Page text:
The reader and possibility the reader’s network of supporters

Home or office

Time Required
Two to three hours minimum

Newspapers, computer with web access, paper and pencil

Get three or four newspapers at a local newsstand and read them thoroughly. Then view five of your favorite Internet websites and five new ones and spend more time exploring the sites than you usually do. From these two sets of resources, the Internet and the print media, what type of service needs do you become aware of with regard to developing a private counseling business? Make a list of these.

What type of clients emerge that seem to be in need of assistance? Make a list of these. Now create a brand new idea for a business and write this down along with the names of people who could help you take this further. Afterwards, determine what new information is needed to launch this business. Then, try to create a vision of a counseling prototype. If you are this far along in the exercise, you have the enthusiasm and curiosity to start your own business.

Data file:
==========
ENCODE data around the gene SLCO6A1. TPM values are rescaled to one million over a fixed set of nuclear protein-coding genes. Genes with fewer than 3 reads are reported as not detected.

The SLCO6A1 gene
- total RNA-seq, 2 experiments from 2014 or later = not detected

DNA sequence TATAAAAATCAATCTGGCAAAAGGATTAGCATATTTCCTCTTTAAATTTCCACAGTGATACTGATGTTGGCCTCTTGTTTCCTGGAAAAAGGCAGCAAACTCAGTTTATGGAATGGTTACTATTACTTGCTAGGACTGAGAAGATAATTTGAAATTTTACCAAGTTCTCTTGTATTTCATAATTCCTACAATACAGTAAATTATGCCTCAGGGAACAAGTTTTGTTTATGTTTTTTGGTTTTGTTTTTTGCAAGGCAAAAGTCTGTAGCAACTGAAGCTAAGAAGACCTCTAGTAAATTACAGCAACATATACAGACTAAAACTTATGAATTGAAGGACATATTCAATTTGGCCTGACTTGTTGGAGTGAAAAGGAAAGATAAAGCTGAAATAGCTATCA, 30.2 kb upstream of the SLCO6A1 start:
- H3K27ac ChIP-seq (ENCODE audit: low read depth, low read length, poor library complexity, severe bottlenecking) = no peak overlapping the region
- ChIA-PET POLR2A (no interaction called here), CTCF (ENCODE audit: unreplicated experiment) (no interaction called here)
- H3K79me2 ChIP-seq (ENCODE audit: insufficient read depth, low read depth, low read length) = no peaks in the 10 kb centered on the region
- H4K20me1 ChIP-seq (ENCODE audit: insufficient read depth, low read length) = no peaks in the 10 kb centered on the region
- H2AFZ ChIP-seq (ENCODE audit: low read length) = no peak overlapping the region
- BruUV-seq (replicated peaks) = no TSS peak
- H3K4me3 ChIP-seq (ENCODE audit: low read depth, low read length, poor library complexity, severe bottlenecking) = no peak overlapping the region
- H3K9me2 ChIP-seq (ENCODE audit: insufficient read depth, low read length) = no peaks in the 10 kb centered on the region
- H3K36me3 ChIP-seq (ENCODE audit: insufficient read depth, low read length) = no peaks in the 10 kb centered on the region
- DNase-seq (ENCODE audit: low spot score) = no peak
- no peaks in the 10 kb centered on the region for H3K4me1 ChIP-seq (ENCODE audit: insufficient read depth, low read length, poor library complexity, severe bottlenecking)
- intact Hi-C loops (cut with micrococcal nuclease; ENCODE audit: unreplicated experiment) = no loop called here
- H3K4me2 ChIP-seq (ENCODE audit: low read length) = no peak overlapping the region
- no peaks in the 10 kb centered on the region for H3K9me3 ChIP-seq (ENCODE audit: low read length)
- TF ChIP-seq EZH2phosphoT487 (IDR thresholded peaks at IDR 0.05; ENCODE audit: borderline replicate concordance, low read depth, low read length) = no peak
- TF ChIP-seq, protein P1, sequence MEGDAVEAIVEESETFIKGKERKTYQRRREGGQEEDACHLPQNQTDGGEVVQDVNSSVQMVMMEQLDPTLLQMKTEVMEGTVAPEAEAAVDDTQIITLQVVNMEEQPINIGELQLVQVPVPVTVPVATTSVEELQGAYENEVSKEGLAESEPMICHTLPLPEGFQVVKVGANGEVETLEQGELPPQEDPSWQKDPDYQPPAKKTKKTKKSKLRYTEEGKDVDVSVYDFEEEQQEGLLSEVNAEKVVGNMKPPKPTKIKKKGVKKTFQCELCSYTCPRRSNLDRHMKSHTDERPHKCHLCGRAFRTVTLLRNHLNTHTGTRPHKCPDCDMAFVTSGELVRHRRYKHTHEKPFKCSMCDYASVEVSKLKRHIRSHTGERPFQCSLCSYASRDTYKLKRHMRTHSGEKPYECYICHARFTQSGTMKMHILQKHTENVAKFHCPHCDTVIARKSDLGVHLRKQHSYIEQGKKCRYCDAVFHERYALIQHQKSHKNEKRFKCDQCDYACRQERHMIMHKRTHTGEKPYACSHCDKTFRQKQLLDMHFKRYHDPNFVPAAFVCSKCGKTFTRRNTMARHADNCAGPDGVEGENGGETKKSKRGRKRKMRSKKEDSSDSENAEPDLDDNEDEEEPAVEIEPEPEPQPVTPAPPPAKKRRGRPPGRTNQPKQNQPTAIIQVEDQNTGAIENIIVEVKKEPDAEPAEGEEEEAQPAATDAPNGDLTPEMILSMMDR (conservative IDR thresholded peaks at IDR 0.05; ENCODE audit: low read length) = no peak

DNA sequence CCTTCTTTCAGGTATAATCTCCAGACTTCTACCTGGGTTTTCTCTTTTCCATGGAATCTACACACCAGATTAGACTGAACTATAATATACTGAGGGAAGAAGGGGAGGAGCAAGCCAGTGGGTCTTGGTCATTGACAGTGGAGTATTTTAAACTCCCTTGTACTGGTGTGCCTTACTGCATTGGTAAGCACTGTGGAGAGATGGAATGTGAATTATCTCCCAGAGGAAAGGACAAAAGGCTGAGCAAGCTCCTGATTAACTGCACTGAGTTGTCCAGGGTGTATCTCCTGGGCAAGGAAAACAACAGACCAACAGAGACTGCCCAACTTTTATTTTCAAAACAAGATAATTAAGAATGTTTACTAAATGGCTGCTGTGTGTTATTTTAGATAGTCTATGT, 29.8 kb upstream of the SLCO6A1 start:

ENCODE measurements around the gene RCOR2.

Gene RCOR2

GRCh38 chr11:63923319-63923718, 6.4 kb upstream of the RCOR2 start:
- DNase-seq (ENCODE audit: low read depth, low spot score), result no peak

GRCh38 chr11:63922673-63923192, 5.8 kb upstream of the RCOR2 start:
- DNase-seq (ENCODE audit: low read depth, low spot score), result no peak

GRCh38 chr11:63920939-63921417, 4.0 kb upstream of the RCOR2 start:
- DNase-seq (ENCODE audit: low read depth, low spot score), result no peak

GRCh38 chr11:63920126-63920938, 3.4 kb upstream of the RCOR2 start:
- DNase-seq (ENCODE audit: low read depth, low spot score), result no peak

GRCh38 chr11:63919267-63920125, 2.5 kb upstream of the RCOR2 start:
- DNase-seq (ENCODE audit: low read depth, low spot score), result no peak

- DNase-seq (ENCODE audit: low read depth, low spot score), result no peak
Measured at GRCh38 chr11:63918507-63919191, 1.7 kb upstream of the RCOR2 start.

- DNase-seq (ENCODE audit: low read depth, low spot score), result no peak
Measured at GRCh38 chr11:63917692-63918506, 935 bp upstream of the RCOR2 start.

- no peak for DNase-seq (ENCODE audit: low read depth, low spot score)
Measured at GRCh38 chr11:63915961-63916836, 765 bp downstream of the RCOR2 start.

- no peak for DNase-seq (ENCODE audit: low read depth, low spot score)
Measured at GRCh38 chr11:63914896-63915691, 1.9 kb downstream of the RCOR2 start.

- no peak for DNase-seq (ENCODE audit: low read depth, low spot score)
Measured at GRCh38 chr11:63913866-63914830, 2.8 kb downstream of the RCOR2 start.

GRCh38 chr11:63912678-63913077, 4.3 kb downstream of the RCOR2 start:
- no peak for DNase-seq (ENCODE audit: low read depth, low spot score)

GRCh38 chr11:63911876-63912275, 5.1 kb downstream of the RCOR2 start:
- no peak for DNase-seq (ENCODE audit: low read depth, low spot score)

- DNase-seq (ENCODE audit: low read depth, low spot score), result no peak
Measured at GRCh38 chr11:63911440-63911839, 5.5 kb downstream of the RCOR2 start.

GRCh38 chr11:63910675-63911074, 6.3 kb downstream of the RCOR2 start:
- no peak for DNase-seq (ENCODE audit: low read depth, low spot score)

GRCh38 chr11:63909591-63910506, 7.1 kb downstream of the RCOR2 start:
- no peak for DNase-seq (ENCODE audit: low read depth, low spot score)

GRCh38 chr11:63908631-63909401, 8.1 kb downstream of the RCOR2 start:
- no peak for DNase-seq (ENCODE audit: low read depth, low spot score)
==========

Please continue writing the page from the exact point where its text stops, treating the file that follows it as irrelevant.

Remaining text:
It might be useful for me to share some of the more unusual contacts that I have had as a career counselor that have generated substantial income, and have been challenging and even intriguing. View these contacts below:
• Consultant to airlines to help business travelers overcome fears of flying
• Consultant to banking industry to counsel bank employees who have been robbed
• Counselor for corporate leaders who have speaking phobias or social phobias
• Consultant to fire departments integrating women into the firehouses
• Consultant to police departments trying to create affirmative action programs
• Consultant on toxic coworkers for many corporations
• Counselor for employees who work with extraordinarily angry clients
• Career counselor for people who can’t pass state bar examinations
• Career counselor for injured dancers of a ballet regarding new careers
• Outplacement counselor for public and private clients
• Keynote speaker for corporate conferences, spiritual organizations, and civic clubs

If you have come up with several ideas like these, you may be well on your way to entrepreneurial success.